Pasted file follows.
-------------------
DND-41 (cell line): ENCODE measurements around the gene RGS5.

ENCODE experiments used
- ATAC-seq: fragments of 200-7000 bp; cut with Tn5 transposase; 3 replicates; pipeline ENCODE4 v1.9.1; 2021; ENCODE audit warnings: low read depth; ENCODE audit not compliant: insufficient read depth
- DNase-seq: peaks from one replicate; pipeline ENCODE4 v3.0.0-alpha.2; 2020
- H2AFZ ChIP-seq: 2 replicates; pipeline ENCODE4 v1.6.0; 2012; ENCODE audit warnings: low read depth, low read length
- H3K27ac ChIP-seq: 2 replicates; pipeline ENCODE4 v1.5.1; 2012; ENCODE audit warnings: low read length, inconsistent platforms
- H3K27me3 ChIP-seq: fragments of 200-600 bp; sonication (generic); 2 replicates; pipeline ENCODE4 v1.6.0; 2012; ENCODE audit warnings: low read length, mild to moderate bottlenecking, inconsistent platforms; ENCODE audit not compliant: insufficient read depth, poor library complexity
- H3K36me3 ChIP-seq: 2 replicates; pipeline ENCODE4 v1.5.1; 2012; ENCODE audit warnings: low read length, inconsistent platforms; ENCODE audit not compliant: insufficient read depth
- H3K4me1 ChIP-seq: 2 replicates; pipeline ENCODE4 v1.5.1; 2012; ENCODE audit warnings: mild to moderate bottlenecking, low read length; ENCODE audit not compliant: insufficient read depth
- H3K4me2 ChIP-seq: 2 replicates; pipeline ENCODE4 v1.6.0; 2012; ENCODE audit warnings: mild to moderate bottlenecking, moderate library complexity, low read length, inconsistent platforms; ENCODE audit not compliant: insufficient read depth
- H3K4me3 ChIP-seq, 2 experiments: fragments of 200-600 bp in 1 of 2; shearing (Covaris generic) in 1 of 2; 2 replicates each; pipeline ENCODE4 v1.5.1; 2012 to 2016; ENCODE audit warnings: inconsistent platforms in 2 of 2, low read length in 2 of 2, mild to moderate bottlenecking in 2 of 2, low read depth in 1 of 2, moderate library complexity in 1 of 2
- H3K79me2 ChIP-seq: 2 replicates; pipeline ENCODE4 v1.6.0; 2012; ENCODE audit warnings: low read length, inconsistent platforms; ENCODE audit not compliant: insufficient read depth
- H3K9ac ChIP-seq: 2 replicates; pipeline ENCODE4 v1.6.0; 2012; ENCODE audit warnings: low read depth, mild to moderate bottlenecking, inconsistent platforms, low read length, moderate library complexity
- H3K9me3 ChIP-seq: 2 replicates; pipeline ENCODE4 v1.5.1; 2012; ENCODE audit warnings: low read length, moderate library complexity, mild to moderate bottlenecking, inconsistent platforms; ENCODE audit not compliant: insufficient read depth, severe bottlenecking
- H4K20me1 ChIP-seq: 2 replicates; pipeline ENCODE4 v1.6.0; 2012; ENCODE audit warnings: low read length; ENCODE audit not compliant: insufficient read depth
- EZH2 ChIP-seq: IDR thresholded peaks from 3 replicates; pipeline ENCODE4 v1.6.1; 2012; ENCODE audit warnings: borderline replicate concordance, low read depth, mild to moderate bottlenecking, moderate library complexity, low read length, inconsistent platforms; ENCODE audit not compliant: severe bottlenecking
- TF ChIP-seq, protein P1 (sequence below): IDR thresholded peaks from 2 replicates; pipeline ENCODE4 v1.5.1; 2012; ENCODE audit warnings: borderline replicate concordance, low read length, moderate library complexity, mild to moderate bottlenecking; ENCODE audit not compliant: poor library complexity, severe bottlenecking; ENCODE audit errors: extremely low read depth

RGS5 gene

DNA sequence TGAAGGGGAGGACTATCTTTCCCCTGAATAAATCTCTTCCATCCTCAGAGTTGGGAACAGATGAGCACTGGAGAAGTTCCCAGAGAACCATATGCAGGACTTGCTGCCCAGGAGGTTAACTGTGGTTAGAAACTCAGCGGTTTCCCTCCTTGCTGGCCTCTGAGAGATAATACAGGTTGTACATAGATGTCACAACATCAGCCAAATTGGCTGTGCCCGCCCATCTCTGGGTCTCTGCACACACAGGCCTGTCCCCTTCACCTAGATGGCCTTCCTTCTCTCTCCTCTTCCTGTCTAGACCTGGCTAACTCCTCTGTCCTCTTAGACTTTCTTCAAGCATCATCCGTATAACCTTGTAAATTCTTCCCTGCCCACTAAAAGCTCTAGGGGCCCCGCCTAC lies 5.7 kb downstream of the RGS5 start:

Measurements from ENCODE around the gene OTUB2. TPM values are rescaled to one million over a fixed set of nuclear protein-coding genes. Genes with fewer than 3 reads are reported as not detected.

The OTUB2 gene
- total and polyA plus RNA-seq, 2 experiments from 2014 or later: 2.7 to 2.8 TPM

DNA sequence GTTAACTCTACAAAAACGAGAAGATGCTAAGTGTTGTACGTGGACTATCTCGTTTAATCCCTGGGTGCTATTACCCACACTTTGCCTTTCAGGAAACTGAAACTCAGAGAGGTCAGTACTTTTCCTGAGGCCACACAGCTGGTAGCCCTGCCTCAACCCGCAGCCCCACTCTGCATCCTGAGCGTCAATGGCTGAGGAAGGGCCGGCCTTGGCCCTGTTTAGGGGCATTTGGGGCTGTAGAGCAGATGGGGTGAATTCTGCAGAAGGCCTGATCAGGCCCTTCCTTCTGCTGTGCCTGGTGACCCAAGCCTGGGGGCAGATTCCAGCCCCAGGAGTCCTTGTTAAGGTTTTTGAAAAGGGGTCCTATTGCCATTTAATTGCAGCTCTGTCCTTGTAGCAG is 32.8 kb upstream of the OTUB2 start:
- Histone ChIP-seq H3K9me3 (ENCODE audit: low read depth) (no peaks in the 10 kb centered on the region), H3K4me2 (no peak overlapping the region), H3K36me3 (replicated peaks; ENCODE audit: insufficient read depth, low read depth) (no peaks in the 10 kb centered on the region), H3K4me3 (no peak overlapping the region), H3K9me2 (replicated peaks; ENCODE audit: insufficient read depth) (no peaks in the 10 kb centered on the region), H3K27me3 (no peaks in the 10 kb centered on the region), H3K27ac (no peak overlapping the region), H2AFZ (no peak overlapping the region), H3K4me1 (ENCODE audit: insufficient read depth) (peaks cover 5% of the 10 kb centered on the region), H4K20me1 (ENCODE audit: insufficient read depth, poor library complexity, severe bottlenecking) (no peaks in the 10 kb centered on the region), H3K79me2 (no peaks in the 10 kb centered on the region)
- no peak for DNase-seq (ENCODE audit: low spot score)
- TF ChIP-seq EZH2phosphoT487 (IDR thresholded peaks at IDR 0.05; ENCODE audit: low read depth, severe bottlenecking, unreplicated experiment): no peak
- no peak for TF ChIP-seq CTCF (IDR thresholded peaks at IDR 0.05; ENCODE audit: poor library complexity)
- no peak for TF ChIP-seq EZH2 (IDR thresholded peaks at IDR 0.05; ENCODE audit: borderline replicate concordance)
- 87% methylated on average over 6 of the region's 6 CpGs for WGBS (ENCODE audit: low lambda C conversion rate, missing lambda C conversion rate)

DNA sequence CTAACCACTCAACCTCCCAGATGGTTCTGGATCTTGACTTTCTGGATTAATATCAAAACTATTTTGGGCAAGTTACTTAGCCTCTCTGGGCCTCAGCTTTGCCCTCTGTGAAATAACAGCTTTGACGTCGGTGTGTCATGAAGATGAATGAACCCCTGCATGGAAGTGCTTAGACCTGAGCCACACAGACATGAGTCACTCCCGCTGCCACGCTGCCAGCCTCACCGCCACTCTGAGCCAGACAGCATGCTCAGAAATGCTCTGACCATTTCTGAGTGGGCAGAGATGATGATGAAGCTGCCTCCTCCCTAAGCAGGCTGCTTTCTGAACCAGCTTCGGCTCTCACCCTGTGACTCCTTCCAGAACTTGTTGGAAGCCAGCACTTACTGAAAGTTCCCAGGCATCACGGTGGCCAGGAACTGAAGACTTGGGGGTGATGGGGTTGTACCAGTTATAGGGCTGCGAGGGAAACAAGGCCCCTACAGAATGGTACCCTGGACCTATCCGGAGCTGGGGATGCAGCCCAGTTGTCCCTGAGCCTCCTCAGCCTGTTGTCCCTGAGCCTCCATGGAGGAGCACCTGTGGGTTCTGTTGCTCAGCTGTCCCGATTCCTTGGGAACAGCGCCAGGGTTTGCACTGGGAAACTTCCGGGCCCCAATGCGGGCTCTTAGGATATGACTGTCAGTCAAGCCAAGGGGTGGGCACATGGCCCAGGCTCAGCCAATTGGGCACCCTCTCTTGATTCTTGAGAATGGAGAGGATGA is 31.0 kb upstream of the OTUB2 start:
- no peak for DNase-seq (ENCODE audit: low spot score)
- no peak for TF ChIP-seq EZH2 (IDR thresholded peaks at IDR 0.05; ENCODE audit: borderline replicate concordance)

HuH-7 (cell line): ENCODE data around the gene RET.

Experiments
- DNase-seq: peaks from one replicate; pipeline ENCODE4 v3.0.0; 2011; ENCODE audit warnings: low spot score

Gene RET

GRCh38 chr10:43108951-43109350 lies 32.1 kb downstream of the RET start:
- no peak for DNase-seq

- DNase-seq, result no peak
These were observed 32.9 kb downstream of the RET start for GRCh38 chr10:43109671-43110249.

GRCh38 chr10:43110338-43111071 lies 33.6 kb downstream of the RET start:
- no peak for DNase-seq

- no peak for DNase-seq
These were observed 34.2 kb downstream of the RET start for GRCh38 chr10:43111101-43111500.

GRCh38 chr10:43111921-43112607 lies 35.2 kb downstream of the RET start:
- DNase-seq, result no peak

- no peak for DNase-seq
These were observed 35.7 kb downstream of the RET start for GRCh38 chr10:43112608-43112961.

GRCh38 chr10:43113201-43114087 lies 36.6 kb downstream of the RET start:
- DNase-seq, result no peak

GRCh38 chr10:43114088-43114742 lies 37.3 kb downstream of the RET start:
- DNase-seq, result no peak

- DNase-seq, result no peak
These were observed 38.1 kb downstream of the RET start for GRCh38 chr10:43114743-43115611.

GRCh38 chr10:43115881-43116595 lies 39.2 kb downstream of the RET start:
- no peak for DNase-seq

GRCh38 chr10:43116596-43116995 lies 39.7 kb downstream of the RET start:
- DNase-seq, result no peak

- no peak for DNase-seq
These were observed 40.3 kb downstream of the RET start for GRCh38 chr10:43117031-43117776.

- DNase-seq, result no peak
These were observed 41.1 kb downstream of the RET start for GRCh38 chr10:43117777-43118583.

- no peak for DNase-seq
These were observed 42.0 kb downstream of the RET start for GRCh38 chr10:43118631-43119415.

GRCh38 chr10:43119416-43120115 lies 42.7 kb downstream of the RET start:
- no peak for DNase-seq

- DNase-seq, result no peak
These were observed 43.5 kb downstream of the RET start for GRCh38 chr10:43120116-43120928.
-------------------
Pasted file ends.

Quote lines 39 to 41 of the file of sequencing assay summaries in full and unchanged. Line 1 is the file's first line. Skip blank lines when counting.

- DNase-seq, result no peak
These were observed 32.9 kb downstream of the RET start for GRCh38 chr10:43109671-43110249.

GRCh38 chr10:43110338-43111071 lies 33.6 kb downstream of the RET start: